Tell Gov. Walz how you feel! 651-201-3400
Tell Gov. Walz how you feel! 651-201-3400

At Senate Hearing MDH Commissioner Fails to Deny Political Motivations for Walz’s Youth Sports Decisions

ST. PAUL, Minn. — On Monday, April 26, the Minnesota Senate Education Committee held a hearing to review and discuss the guidelines and metrics of both the Minnesota Department of Health (MDH) and the Minnesota State High School League (MSHSL) regarding youth sports policies. Testifiers at the hearing included Minnesota Department of Health Commissioner Jan Malcolm, Executive Director of the Minnesota State High School League Erich Martens, Executive Director of Let Them Play MN Dawn Gillman, and stakeholders from around the state.

Witnesses discussed newly exposed emails between Governor Tim Walz’s political consultants and MDH officials, which detailed a plan to falsely tie long-term care deaths to youth sports, were also addressed. Let Them Play MN received copies of these emails and filed an amended complaint in Federal Court quoting the explosive internal communications showing that Governor Walz and MDH ignored science and made decisions about youth sports based on politics, not data. While Commissioner Malcolm was aware of the issues that would be raised from Let Them Play’s April 16 amended complaint filed ten days ago (not to mention when she was a party to many of the messages it discussed), the Commissioner ignored the email messages altogether.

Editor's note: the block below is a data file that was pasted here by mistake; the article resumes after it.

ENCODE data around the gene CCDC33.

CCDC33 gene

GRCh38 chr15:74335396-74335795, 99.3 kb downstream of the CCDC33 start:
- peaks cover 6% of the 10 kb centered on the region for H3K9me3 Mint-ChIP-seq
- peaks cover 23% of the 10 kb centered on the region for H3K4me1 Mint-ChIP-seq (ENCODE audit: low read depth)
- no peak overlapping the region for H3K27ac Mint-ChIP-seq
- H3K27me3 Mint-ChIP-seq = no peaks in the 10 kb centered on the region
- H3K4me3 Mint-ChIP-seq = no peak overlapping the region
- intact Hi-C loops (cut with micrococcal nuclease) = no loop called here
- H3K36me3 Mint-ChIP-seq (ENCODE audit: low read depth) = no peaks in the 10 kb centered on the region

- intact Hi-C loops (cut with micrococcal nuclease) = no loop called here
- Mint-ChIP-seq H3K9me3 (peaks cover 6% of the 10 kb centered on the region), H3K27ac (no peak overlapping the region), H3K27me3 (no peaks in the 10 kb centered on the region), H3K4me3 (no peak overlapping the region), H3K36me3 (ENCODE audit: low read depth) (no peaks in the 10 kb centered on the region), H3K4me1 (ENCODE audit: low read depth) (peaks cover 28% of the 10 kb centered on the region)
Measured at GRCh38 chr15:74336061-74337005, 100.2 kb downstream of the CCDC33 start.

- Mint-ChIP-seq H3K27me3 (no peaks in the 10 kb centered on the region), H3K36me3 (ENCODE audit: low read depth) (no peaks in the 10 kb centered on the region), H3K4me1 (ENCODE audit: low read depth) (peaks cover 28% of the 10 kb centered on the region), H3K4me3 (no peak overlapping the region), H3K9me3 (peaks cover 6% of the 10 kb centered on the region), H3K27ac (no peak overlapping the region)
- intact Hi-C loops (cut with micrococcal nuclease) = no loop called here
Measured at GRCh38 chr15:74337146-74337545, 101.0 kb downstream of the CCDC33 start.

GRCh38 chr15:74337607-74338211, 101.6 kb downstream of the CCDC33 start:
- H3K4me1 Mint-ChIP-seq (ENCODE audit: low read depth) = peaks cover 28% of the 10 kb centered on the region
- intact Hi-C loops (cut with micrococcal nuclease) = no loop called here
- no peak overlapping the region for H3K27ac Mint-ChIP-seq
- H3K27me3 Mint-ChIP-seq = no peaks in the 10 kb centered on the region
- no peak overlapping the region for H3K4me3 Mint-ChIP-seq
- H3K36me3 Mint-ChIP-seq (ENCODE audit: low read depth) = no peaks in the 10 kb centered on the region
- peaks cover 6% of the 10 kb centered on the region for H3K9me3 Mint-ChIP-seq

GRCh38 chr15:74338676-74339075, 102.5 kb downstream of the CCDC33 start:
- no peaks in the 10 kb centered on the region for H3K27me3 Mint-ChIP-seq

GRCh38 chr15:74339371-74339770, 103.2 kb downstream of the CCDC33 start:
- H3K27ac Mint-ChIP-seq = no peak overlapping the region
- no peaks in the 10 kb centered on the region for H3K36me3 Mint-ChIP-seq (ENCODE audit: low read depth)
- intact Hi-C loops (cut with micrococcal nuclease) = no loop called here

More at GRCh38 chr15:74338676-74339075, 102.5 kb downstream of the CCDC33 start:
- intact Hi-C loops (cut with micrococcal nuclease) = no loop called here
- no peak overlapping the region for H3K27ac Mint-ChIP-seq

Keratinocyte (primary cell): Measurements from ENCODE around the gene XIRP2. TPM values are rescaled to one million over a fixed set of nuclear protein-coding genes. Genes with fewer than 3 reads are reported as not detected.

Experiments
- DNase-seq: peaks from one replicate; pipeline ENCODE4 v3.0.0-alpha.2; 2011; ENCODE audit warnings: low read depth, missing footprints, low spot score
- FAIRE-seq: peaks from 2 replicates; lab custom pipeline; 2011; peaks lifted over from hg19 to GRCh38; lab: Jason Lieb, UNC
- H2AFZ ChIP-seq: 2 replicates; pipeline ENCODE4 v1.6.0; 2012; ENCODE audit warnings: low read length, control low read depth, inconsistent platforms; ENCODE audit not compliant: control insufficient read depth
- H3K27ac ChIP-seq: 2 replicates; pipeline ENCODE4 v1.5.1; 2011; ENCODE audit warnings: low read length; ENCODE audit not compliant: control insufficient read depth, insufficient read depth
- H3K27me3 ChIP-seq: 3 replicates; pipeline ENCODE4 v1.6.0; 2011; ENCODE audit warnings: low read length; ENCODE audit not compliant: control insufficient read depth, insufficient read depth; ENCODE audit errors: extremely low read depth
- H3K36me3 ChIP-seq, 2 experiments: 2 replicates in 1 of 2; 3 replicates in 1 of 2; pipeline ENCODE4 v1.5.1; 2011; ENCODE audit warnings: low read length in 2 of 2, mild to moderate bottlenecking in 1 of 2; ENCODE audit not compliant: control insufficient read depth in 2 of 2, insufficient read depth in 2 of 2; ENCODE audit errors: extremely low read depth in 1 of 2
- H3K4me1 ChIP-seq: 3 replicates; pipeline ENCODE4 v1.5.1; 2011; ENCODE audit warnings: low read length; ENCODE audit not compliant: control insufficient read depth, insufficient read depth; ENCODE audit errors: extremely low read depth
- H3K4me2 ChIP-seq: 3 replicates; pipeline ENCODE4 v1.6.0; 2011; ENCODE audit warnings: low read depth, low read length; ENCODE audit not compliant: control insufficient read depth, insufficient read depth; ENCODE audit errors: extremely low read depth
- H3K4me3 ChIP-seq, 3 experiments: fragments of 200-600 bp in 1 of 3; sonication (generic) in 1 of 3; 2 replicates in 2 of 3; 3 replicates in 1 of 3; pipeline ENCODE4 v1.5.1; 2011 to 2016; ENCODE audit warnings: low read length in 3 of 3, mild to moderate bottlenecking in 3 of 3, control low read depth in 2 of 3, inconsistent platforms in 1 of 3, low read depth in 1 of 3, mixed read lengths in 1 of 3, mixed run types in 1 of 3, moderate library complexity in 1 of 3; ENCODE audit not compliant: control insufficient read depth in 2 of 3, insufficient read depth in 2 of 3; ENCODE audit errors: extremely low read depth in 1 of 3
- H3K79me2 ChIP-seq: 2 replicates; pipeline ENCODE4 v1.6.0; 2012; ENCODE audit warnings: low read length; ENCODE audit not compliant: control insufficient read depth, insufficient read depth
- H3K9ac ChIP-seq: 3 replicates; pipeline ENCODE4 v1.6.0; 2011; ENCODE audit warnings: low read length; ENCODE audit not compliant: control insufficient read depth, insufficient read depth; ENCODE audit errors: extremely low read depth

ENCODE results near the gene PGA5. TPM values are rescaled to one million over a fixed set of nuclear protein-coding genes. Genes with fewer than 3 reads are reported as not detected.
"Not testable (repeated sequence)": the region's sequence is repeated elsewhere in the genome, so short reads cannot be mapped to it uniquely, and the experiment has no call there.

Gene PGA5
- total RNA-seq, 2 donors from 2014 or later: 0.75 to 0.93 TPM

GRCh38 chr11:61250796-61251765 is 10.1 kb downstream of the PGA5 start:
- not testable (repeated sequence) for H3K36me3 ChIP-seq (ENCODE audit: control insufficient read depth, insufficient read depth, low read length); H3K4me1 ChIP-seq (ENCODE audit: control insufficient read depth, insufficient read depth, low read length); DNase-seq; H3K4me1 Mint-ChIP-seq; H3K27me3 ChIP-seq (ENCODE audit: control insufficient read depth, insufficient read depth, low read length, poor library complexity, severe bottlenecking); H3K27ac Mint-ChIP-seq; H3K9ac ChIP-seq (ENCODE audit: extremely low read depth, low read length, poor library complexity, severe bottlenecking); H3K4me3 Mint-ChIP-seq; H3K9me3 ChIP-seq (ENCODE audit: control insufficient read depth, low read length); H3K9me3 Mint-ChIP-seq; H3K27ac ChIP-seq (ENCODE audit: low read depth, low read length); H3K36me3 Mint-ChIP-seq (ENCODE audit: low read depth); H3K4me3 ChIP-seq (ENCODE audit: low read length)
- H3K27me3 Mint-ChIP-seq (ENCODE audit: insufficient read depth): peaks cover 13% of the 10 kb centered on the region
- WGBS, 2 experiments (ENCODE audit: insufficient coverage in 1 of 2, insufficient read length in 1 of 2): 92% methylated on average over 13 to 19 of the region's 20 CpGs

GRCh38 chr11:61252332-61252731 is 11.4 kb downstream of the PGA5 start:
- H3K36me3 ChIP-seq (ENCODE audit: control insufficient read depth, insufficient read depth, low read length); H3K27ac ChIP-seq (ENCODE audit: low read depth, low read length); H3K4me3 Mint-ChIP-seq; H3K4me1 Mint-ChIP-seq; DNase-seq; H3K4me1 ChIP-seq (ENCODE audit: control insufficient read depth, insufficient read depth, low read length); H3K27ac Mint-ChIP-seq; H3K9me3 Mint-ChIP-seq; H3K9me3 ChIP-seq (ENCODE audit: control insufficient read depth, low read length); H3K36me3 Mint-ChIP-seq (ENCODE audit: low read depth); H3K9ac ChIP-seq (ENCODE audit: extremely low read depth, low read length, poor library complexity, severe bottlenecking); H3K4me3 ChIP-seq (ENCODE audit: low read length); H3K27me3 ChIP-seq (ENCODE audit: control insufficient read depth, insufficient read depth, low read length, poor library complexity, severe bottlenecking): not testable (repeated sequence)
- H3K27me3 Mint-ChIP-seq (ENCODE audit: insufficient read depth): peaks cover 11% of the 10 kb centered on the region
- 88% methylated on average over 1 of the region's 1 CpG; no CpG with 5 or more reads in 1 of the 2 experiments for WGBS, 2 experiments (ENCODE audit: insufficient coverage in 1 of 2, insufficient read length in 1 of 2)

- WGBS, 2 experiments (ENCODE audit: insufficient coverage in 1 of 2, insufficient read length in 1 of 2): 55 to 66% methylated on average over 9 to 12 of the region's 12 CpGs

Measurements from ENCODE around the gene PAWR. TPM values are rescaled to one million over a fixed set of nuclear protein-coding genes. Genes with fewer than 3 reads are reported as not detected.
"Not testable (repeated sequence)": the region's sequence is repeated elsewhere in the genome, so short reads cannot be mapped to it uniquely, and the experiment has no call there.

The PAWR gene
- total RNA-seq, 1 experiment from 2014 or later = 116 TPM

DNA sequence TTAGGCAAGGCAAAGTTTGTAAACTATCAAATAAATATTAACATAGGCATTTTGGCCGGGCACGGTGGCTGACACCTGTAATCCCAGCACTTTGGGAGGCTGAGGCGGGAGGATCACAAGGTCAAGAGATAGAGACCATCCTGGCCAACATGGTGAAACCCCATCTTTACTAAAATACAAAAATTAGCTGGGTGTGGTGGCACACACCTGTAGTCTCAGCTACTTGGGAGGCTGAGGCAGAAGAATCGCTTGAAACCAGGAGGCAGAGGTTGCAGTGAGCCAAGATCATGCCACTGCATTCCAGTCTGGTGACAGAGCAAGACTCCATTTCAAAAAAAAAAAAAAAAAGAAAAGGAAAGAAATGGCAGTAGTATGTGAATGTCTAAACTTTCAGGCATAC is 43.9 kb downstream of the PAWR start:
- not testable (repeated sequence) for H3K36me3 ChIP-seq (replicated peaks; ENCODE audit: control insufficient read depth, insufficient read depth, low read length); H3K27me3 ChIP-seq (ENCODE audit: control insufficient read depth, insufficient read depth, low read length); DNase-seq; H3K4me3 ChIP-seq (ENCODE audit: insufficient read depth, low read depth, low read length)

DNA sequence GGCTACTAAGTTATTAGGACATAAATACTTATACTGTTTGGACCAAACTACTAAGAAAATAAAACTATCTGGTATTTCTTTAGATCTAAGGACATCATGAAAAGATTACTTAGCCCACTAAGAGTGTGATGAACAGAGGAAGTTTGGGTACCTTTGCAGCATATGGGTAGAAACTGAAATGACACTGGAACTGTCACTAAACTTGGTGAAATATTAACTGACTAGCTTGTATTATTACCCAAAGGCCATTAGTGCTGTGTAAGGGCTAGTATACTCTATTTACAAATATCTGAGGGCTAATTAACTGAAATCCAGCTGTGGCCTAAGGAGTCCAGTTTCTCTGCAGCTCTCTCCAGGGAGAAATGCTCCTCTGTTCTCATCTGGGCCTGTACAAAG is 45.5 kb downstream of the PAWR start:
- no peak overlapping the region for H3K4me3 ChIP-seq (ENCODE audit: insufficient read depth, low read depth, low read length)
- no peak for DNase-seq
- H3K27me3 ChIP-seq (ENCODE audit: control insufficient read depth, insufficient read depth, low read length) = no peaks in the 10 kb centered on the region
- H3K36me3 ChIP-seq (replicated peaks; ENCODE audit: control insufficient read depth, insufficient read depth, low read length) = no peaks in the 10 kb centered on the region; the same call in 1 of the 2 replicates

“It was time parents and students got answers from Governor Walz’ team,” said Dawn Gillman, Let Them Play MN founder. “We needed to know why COVID decisions were motivated by politics and were contrary to data showing sports are safe. Instead, Commissioner Malcolm pretended like the emails didn’t exist, admitting political motivations for decisions about kids.”

On April 23, MDH announced that masks were no longer required in outdoor youth sports. Questions regarding their decision-making process, how schools would be informed of the decision, and the reasoning behind canceling games throughout the Fall and Winter, were asked.

“We want to thank Senator Roger Chamberlain and Senator Karin Housley for working with us to organize this hearing,” Gillman continued. “As a mother, you never imagine being in a position where your child is unknowingly offered up as a scapegoat by public officials we are supposed to be able to trust. A line was crossed and we need to ensure this never happens again,” Gillman concluded.

Let Them Play MN, a Minnesota non-profit with more than 26,000 bi-partisan supporters across the state, has worked tirelessly alongside parents, coaches, students, and fans to fight for accountability and transparency with COVID-19 policies regarding youth sports.

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